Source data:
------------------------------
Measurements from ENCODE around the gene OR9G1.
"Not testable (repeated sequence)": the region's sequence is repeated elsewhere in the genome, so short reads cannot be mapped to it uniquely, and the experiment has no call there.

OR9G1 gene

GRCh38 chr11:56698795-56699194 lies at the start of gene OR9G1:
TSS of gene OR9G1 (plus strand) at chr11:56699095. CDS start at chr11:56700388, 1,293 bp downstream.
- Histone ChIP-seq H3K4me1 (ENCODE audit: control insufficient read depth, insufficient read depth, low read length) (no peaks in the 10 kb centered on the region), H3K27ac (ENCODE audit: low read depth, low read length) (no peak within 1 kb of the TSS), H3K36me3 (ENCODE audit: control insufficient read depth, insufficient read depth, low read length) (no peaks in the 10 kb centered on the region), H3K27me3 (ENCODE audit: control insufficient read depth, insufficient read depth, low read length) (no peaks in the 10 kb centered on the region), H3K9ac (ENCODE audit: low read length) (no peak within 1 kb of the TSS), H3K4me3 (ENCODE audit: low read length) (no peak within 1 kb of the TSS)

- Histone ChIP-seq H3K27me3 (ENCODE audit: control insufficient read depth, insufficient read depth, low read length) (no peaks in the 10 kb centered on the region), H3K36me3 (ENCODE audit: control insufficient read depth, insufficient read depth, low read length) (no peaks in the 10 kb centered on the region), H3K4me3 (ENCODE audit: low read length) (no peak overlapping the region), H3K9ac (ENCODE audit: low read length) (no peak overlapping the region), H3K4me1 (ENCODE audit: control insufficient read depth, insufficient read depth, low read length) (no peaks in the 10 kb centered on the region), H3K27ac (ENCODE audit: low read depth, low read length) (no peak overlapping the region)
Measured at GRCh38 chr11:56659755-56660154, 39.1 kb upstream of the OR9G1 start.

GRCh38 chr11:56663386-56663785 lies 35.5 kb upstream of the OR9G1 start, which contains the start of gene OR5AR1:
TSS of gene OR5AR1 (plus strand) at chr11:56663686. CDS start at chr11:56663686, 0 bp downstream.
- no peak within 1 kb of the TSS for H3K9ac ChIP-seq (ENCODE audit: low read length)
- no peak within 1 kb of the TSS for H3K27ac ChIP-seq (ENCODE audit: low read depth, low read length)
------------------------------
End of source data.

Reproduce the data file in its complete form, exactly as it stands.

Measurements from ENCODE around the gene OR9G1.
"Not testable (repeated sequence)": the region's sequence is repeated elsewhere in the genome, so short reads cannot be mapped to it uniquely, and the experiment has no call there.

OR9G1 gene

GRCh38 chr11:56698795-56699194 lies at the start of gene OR9G1:
TSS of gene OR9G1 (plus strand) at chr11:56699095. CDS start at chr11:56700388, 1,293 bp downstream.
- Histone ChIP-seq H3K4me1 (ENCODE audit: control insufficient read depth, insufficient read depth, low read length) (no peaks in the 10 kb centered on the region), H3K27ac (ENCODE audit: low read depth, low read length) (no peak within 1 kb of the TSS), H3K36me3 (ENCODE audit: control insufficient read depth, insufficient read depth, low read length) (no peaks in the 10 kb centered on the region), H3K27me3 (ENCODE audit: control insufficient read depth, insufficient read depth, low read length) (no peaks in the 10 kb centered on the region), H3K9ac (ENCODE audit: low read length) (no peak within 1 kb of the TSS), H3K4me3 (ENCODE audit: low read length) (no peak within 1 kb of the TSS)

- Histone ChIP-seq H3K27me3 (ENCODE audit: control insufficient read depth, insufficient read depth, low read length) (no peaks in the 10 kb centered on the region), H3K36me3 (ENCODE audit: control insufficient read depth, insufficient read depth, low read length) (no peaks in the 10 kb centered on the region), H3K4me3 (ENCODE audit: low read length) (no peak overlapping the region), H3K9ac (ENCODE audit: low read length) (no peak overlapping the region), H3K4me1 (ENCODE audit: control insufficient read depth, insufficient read depth, low read length) (no peaks in the 10 kb centered on the region), H3K27ac (ENCODE audit: low read depth, low read length) (no peak overlapping the region)
Measured at GRCh38 chr11:56659755-56660154, 39.1 kb upstream of the OR9G1 start.

GRCh38 chr11:56663386-56663785 lies 35.5 kb upstream of the OR9G1 start, which contains the start of gene OR5AR1:
TSS of gene OR5AR1 (plus strand) at chr11:56663686. CDS start at chr11:56663686, 0 bp downstream.
- no peak within 1 kb of the TSS for H3K9ac ChIP-seq (ENCODE audit: low read length)
- no peak within 1 kb of the TSS for H3K27ac ChIP-seq (ENCODE audit: low read depth, low read length)